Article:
by Gabriel Gavin
Wednesday, 20
July 2022
Analysis
10:00

Spurned by China, Putin turns to Iran

The Russian leader is searching for new allies on the world stage
by Gabriel Gavin
Ayatollah Putin. Credit: Getty

Just weeks after President Vladimir Putin ordered his tanks to roll into Ukraine, the world’s largest drone manufacturer announced it was pulling out of Russia, following allegations its technology was being used on the front lines. DJI’s decision to suspend all operations would be unremarkable, given the deluge of foreign firms making a hasty exit, were it not for one important detail — it’s a Chinese company with close links to Beijing.

Now, as the war drags into its fifth month, Putin is believed to be shopping around for weaponry to replenish his country’s dwindling arsenal. But unfortunately for the Russian President, he is finding fewer and fewer foreign leaders willing or able to do deals with him. That is one of the main reasons for his visit to Tehran this week.

According to American intelligence officials, Iran is putting the finishing touches on a deal that would see “hundreds” of military drones dispatched to Moscow. Satellite imagery released to the media supposedly shows a Russian delegation inspecting the missile-equipped Shahed-191 and Shahed-129 drones on two occasions last month. Putin’s forces have reportedly already started training to use the unmanned aerial vehicles.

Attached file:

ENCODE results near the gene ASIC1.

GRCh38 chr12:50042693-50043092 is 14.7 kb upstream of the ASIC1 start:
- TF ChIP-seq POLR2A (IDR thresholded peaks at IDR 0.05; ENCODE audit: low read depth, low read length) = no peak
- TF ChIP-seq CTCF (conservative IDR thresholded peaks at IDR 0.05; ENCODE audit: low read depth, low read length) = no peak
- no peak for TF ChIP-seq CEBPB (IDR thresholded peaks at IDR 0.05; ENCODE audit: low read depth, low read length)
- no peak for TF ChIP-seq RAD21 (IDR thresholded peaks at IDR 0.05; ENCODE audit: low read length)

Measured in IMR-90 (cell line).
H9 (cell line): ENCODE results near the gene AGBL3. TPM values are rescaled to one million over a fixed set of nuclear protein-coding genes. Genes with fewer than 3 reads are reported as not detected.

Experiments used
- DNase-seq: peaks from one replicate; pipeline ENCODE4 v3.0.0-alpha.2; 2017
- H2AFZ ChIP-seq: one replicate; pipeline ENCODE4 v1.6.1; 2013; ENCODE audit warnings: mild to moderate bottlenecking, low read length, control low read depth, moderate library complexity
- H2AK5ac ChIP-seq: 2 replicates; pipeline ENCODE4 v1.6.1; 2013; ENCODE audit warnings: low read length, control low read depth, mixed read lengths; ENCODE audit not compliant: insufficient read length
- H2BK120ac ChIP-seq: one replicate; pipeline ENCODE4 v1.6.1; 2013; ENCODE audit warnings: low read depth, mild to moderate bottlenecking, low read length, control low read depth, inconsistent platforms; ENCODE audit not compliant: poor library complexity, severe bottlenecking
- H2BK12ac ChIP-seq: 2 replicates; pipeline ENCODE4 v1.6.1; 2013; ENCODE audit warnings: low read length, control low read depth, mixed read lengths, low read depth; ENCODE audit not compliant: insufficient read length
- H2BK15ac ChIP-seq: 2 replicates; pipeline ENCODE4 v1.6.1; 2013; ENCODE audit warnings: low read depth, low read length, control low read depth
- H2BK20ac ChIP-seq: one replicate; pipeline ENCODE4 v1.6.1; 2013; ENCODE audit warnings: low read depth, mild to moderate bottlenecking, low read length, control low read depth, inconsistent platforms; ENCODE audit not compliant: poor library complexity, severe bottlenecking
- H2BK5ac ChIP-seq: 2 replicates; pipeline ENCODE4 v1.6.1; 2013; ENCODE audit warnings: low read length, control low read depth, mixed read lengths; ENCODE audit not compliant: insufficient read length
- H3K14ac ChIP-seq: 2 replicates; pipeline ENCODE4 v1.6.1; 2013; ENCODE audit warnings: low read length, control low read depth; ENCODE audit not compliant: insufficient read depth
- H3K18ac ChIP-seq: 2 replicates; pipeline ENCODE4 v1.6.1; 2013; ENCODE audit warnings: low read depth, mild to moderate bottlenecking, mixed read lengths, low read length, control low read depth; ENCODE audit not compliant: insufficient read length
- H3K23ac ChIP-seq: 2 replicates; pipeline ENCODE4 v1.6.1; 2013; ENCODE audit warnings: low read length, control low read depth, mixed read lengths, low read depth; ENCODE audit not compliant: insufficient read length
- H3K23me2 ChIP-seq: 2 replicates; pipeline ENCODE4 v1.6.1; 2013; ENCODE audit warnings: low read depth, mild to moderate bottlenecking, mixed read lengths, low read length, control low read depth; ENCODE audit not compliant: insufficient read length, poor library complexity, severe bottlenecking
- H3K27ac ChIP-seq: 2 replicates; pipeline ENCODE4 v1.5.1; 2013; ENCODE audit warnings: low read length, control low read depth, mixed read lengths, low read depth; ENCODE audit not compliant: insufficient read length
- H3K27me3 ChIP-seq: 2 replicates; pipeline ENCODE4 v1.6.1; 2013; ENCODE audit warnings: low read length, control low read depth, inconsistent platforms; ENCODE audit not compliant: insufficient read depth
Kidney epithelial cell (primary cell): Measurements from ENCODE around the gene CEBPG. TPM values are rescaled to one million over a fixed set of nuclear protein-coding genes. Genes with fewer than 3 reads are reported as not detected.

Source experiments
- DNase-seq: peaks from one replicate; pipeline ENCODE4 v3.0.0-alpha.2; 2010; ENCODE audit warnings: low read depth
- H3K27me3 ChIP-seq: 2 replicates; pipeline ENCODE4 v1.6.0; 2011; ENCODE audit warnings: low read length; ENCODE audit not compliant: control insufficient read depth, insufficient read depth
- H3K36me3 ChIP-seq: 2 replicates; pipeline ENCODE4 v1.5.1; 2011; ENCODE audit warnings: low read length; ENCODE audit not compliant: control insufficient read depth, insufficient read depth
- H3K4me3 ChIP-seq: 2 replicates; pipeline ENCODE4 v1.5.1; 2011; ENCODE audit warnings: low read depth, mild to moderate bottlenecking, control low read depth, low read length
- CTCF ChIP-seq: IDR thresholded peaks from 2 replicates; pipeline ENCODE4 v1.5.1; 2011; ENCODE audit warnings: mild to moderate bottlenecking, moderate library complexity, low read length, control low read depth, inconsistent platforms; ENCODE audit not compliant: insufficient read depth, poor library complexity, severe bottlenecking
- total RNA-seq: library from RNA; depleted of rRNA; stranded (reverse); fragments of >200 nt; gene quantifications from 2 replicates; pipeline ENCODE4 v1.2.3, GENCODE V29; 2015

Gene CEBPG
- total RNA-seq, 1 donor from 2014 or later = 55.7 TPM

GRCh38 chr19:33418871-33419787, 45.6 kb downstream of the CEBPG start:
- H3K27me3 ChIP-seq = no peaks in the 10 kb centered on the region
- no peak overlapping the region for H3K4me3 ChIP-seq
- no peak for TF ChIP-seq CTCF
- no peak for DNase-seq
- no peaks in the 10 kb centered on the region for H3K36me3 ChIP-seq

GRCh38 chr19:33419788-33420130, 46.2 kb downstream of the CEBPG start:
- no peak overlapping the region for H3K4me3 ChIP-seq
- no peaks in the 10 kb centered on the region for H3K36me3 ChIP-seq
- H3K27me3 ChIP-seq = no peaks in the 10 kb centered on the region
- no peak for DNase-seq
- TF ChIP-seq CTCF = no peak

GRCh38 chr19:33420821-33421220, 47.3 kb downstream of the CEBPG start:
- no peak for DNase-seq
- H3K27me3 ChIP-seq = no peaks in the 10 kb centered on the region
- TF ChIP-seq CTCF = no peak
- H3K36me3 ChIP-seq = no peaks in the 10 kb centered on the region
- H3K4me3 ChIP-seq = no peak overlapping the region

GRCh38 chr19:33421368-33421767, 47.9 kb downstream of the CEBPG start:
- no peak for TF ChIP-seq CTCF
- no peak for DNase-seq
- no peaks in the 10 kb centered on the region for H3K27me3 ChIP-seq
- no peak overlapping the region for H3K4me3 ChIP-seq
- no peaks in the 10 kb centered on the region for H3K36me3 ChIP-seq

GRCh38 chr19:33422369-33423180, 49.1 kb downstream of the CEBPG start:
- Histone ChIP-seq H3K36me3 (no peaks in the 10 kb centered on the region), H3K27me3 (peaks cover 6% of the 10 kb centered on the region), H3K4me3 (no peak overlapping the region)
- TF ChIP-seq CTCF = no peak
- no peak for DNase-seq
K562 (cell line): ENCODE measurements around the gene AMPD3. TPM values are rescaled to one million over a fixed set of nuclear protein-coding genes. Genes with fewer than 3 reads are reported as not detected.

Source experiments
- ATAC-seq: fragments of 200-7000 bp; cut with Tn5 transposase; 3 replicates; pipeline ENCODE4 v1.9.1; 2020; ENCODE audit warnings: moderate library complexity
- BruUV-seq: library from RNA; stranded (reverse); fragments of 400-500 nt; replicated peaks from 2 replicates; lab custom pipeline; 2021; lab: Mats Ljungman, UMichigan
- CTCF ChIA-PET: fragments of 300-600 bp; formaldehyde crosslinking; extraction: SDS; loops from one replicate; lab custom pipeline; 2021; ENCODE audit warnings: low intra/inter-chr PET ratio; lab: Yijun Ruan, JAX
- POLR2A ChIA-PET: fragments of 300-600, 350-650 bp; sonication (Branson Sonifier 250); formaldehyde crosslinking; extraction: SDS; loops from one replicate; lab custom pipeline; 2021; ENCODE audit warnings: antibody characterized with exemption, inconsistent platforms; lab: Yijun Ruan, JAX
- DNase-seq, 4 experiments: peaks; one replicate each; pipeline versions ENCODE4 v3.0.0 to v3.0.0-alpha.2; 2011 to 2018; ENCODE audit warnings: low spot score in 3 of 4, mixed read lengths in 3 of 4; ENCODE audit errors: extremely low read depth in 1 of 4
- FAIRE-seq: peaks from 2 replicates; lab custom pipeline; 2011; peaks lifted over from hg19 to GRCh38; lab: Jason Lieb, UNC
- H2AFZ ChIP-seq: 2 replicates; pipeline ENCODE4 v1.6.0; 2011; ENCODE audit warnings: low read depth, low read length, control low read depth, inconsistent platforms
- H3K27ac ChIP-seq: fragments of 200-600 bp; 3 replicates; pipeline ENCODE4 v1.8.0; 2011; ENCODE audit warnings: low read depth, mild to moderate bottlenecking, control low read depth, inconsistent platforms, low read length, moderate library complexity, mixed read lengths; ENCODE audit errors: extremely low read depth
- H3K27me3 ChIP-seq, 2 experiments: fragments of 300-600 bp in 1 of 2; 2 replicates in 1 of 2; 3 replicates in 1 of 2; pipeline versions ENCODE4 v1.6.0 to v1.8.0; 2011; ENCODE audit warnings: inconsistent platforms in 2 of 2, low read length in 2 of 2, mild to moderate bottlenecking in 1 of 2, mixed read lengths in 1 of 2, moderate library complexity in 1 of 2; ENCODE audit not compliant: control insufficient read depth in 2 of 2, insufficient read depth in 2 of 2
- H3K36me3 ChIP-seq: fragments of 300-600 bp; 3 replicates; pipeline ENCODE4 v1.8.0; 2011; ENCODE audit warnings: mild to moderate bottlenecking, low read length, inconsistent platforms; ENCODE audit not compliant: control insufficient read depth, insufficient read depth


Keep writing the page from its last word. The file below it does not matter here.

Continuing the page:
For Moscow to maintain its momentum in the war, this is a vital move. Ukraine has wielded its Turkish-made Bayraktar drones with devastating effect, using them to take out vast columns of enemy armour. Russia, meanwhile, has no domestically produced attack drones on the battlefield, and the surveillance ones it does have depend on foreign components that are now embargoed.

Worse still for the Kremlin, its long-touted threats of giving up on the West and “pivoting to the East” appear to be coming to nothing. Despite warm words from both sides, China has refused to help Russia evade sanctions or supply it with armaments since the start of the war. Speculation that Beijing is distancing itself from Moscow has now hit fever pitch, with Putin’s spokesman, Dmitry Peskov, being forced to deny claims that Chinese Premier Xi Jinping had rejected an invitation for a bilateral summit earlier this month.

Even the most sympathetic of Russia’s European partners are now looking increasingly antagonistic. Ahead of a meeting on the sidelines of the Tehran summit, Turkish President Recep Tayyip Erdoğan left Putin waiting as journalists snapped shots of the Russian leader cutting a lonely figure. The fact that Ankara has been supplying Ukraine with the very drones that are now causing his headaches went unsaid.